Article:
If this description of present space-time is dizzying rather than orienting, the very longevity of our heroes’ lives, and the changes they have witnessed, is almost as difficult to hold in mind. Jagannathan was born in what is now Tamil Nadu, India’s southernmost state, in 1914, a year before Gandhi returned to India from South Africa. We think of Gandhi’s association with the spinning wheel, but when he began his struggles for Indian independence, British dominance of the country was so complete – and so brutal – that he couldn’t find a single working spinning wheel in the entire country. They had all been destroyed by the British to ensure a market for the English cloth-manufacturing industry. A vast land that had been completely self-sufficient in village-based cloth-making for centuries couldn’t supply a single one of its residents with a pair of home-made underwear, even if he could afford to wear any. British rule marked for India a descent into a new medievalism, marked by the fueling of religious divisions that plague India to this day. Prior to British rule, there hadn’t been a religious war in India for more than a thousand years. And so Jagannathan is born into a time when, as if in some primordial tale, his grandfather is killed, stuffed into a bag of salt, and pulled home by a team of bullocks that have never known another route.
The prime decades of struggle against British colonialism were also the formative years for our couple, and once having freed themselves from the shackles of family expectations, for them these were especially heady times. It was as if everything had become possible – freedom from British rule, yes, but also freedom from centuries of superstition, ignorance, discrimination, poverty. The omnipotence of youth, coupled with the attainment of independence from British rule without firing a shot, gave them and thousands like them the sense that absolutely anything was possible!
Nation-building was to begin at the bottom, not at the top, in the slums and villages, rather than in the capitals. Rooted in the example of Gandhi, but also in the long tradition of Indian and, specifically, Jain religious practice (from which Gandhi, though a Hindu, drew many of his principles and orientation6), the independence of the new nation was to be built upon the awakening and complete moral self-examination and scrupulousness of new and renewed men and women in the process of making and remaking themselves.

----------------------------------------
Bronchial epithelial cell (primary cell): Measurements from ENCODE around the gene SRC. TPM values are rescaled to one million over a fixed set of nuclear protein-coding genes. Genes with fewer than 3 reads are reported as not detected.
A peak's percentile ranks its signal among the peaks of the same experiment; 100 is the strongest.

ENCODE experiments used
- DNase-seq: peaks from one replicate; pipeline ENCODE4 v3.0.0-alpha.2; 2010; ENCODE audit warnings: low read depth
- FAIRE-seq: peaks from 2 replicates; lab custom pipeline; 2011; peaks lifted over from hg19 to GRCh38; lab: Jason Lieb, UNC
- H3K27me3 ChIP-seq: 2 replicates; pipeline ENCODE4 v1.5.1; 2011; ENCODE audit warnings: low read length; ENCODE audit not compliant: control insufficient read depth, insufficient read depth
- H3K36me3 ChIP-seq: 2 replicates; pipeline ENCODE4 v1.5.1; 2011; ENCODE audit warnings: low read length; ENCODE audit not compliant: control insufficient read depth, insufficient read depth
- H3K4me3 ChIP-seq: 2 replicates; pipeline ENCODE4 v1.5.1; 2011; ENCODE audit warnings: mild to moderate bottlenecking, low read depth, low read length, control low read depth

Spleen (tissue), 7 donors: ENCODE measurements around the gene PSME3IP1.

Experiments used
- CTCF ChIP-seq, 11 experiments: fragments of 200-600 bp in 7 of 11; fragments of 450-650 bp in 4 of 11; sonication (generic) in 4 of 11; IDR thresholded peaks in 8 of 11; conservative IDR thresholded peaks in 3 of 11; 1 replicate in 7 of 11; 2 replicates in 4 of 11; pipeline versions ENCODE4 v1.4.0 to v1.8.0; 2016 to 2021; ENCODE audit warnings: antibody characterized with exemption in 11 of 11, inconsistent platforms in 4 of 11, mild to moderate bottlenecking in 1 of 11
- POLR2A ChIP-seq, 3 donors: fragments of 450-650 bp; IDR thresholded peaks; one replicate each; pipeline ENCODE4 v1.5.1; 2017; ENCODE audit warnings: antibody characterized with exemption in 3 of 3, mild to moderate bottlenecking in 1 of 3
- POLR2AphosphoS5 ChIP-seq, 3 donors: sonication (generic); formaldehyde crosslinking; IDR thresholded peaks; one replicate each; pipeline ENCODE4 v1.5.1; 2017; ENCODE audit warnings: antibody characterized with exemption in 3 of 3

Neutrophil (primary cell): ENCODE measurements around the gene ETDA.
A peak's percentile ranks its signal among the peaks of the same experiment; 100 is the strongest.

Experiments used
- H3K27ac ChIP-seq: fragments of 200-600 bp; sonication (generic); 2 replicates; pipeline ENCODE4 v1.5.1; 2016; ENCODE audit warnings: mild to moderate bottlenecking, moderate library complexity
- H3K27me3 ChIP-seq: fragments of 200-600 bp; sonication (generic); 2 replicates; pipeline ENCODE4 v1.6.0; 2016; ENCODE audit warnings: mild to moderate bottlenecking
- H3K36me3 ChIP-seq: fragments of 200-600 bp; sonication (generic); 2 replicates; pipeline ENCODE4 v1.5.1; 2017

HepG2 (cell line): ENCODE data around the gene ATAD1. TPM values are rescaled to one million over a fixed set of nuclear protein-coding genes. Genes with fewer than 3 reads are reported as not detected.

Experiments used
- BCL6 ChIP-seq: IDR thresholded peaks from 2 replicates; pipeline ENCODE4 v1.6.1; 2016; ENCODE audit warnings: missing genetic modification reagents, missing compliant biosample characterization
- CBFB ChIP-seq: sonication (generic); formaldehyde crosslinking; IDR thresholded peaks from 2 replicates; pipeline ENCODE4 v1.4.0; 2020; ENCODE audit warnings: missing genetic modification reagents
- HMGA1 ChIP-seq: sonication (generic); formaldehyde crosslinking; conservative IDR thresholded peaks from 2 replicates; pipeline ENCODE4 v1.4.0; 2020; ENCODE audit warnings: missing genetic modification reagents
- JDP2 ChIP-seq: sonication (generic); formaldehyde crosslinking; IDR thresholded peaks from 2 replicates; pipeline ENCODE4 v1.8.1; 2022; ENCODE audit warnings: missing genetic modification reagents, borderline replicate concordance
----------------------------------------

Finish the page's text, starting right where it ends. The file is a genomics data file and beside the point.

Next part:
This nation-building, for Gandhi and, as we shall see, for our couple, was to draw upon many traditional Indian forms. First among these is the ashram, an intentional community where (at least in theory) people live and work together in harmony. Much in decline during the British years, the ashram was traditionally a place where a sage or scholar lived with his disciples to study the spiritual nature of being, to learn and share knowledge. Perhaps we in the west can best think of it as a cross between a medieval university and a religious retreat. But, as revivified by Gandhi, the ashram became a place where people could support themselves collectively by their own labor, take part in spiritual and religious practices, recollect themselves for social and political struggle, plot strategy, and ensure care for their children while they themselves engaged in other activities. They were, as the founder of Resurgence magazine Satish Kumar notes, “models of sustainable, convivial, frugal, ecological, self-reliant, and spiritual society.”7 The ashram provided a way for individuals to be in the world, but not of it. There is virtually no period during their adult lifetimes that Krishnammal and Jagannathan were not closely associated with ashram communities, often ones they physically built themselves.